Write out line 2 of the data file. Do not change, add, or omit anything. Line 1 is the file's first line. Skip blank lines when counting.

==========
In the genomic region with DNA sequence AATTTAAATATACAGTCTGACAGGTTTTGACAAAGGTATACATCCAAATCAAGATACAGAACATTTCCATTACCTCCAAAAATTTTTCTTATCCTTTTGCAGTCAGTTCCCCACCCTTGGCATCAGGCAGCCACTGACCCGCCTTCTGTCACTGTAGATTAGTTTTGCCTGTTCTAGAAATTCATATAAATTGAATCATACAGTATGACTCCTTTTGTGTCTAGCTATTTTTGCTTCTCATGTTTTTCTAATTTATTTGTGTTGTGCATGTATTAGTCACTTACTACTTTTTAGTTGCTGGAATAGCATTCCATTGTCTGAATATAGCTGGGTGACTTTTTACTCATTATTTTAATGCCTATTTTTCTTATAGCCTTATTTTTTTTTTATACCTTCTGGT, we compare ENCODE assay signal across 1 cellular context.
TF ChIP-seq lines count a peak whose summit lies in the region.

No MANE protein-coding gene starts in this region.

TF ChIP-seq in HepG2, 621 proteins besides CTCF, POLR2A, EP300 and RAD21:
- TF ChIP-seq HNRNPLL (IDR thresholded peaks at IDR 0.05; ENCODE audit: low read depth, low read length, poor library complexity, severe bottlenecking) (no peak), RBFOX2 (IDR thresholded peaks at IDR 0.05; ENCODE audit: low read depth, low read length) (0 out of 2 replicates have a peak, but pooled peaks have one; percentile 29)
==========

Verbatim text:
TF ChIP-seq lines count a peak whose summit lies in the region.